When it comes to refugees from Syria, Iraq, and Afghanistan let’s face it, a large majority of these immigrants are going to be Muslims and fear of Islam is at a high today.  While extremism exists in every religion right now, a good portion of it is coming from Islam, so perhaps there is a good reason to have more fear, even if that fear compared to other things we have to fear in this world, are exaggerated.  Once again I don’t want to get into any No True Scotsman arguments, because we can say extremists are not truly followers of Islam, but they claim they are so let’s go with the idea that whatever religion people claim they are affiliated with that’s their religion.  It’s true to say that whatever small percentage of Muslims we bring into this country that are jihadists, the more immigrants we take, the numbers go up.  So I think this is always worth paying attention to since a society should always be aiming to reduce violent crime.  But for now let’s just throw away the extremist views and look at these societies in general.  We have very traditional values.  Women do not have equal rights in Islam.  They are expected to dress modestly because they are a temptation to men.  They try to protect their followers from information that would cast doubt or refute tenets of their religion.  Their governments do not have separation of church and state.  Islam has strong rewards for commitment to the religion and strong punishment for those who are apostates (both on this plane of existence and the other ones).  They have no tolerance for homosexuality.  Do any of these qualities sound familiar?  They should, they are the very similar attitudes held by a large portion of the religion right here in the U.S.  What’s very odd about it, is that the same people who have so much in common with all these potential new immigrants are the most against them coming in, and it’s the left that is happy to important such illiberal values into the U.S.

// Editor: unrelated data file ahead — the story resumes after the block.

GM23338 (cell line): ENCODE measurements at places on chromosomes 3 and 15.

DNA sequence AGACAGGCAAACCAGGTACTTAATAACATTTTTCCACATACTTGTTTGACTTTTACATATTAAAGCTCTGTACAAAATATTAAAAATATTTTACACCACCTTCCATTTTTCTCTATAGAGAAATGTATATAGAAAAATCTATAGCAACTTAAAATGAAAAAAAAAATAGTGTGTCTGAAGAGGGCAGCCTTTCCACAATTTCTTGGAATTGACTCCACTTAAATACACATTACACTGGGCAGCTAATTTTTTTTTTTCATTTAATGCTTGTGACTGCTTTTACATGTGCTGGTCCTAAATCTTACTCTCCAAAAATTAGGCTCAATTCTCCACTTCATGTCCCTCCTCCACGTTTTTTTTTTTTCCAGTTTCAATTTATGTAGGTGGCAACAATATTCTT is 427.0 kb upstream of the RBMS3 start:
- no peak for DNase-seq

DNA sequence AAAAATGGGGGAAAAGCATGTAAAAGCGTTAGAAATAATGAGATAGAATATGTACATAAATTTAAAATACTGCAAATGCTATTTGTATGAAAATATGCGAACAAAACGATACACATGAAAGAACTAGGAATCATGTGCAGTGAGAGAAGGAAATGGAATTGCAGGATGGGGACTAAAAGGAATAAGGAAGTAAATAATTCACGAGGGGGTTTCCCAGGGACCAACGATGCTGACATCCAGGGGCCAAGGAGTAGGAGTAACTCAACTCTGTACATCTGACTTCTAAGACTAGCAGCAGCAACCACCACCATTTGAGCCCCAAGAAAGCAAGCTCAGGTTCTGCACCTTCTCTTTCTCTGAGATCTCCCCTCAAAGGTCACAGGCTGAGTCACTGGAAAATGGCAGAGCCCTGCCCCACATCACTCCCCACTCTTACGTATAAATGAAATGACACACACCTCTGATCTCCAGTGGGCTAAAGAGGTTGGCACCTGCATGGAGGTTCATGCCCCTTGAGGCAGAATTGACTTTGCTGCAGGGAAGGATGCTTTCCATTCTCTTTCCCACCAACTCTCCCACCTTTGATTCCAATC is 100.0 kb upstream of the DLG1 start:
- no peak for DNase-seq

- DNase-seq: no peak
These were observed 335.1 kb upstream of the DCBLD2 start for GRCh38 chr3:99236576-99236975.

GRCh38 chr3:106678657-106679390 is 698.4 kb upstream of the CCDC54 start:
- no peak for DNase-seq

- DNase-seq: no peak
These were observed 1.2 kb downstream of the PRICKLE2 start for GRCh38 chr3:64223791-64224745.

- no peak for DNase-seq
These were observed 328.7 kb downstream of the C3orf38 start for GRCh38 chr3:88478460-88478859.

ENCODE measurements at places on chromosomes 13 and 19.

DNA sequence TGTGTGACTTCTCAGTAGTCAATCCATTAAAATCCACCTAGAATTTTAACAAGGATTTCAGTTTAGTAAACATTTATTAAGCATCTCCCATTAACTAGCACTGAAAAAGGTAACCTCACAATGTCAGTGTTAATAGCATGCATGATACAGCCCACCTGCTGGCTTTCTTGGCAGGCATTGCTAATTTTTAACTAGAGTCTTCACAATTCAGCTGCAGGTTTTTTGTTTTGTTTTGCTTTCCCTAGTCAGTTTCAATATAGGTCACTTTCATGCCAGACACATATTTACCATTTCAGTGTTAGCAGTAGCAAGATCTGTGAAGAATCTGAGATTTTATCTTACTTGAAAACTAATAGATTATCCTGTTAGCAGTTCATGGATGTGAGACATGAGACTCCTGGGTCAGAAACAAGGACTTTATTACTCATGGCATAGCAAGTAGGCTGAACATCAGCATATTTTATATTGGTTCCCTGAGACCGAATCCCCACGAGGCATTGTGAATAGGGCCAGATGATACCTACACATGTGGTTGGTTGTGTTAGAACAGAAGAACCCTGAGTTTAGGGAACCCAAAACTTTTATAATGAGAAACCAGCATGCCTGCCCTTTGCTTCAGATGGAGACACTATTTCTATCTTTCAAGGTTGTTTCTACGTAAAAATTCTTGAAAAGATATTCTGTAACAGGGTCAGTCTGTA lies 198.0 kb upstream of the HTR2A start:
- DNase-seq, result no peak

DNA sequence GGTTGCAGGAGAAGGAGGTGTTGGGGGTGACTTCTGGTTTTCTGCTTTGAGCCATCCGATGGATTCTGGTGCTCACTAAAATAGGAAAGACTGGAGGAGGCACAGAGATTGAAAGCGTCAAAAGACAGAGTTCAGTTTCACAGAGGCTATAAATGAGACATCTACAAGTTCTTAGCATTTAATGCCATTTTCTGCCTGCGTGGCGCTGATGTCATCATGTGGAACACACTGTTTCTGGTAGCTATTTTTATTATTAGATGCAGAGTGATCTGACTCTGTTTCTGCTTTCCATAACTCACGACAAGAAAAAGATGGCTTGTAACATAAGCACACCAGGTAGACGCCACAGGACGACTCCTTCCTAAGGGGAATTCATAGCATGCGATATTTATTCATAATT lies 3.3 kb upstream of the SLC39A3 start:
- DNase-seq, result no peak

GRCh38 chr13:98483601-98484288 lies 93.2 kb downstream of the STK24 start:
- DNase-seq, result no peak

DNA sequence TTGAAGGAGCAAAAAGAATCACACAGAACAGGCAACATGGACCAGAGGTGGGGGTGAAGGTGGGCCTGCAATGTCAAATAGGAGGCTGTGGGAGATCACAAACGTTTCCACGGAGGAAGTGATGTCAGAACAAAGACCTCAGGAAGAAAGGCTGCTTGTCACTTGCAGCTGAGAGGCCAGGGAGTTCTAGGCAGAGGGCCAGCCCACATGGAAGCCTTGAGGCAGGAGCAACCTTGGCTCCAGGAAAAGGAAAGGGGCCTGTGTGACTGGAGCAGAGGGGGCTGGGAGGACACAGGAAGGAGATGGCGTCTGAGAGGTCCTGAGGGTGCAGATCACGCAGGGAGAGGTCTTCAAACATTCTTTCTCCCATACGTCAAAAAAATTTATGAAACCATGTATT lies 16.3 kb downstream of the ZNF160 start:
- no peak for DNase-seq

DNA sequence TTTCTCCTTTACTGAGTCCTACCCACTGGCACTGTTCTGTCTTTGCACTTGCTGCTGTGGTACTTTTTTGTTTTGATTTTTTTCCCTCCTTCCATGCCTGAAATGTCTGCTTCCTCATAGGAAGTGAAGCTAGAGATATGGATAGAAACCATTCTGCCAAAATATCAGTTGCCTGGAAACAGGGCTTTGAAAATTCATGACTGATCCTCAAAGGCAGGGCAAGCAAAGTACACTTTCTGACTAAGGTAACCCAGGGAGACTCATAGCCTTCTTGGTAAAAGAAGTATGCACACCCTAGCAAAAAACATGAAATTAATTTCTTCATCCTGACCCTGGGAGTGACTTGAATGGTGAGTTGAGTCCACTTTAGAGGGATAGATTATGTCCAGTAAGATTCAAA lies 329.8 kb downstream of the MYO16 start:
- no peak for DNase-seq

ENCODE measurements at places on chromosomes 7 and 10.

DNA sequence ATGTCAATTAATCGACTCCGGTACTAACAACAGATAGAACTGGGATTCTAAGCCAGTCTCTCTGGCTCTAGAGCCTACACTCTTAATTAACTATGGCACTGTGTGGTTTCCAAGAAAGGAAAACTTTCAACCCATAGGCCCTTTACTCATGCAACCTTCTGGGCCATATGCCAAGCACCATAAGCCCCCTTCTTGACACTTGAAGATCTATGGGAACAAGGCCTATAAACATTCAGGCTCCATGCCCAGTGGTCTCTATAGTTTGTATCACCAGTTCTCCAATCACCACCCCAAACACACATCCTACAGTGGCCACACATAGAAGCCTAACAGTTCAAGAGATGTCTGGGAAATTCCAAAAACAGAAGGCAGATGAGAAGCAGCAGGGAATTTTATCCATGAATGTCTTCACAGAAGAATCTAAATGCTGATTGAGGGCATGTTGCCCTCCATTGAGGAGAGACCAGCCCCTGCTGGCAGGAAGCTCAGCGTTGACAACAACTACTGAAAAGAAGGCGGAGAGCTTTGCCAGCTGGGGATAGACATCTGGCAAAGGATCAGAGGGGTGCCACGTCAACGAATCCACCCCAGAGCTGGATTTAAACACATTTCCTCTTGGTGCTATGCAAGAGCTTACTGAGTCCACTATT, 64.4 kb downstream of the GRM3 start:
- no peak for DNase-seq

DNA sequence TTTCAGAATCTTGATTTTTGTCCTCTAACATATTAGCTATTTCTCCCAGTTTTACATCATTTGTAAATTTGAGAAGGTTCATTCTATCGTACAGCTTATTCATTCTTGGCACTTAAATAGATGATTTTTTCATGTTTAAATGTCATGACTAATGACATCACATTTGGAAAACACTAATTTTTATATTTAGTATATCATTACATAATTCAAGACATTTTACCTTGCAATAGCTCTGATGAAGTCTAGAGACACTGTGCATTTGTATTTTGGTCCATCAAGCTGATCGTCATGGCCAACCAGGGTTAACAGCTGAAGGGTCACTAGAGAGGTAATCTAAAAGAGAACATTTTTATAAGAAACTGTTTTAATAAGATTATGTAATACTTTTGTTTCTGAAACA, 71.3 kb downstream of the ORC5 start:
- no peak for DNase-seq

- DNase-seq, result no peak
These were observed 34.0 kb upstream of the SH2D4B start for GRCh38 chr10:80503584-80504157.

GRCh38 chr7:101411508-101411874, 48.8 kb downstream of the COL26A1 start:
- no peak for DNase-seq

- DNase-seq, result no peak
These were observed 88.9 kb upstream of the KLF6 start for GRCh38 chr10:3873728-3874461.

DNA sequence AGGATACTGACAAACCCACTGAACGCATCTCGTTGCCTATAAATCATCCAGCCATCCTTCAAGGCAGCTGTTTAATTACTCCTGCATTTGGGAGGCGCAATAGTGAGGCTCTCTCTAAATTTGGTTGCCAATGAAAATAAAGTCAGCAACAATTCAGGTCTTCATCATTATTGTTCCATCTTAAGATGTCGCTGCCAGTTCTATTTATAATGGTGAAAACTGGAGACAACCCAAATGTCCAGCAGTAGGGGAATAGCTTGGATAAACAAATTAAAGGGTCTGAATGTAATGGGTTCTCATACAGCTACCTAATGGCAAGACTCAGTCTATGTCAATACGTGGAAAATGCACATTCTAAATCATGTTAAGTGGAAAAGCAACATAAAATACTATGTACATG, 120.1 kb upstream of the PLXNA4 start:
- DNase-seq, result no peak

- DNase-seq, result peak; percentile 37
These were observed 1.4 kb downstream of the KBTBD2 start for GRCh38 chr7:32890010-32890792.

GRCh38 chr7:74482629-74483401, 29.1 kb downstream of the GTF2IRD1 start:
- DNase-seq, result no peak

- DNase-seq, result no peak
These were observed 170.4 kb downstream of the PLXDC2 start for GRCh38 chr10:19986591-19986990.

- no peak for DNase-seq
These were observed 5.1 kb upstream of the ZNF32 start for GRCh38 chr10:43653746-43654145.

Now before you fight me on this, let it sink in a bit.  If this is the case, what’s going on.  Are we all very confused?  No, but perhaps we are a little confused.  First of all we shouldn’t expect two very similar religions to coexist happily.  It’s easy to see why to very conservative groups with slight variations on “The Truth” don’t want to share space.   It’s also not hard to see that Islam doesn’t have a high degree of tolerance towards free speech, something that many, if not most on the right, consider to be one of our most important values as an American. It is also isn’t difficult to understand why people on the left would be side with Muslim immigrants.  Certainly, when it comes to the refugees there is going to be a great deal of desire to reduce human suffering.  But let’s say, to a large degree many people, whether they support immigration or not, are moved my human suffering.  From an ideological point of view, we’d expect many people to be sensitive to the oppression they’ve endured at the hands of religious intolerance, racism, and misogyny. It’s not completely irrational, therefore, to be against allowing large groups of people that are experiencing oppression and suffering to be painted with a broad-brush stroke simply for being different.  We’re all too familiar with what happens when such attitudes persist in a society.  We know the harm that stereotyping can play and how it closes doors to meaningful conversations which can lead to an exchange of ideas and mutual understanding.  There is value in diversity and adding some might not be a bad idea.  This at least for me is at the heart of a multicultural society.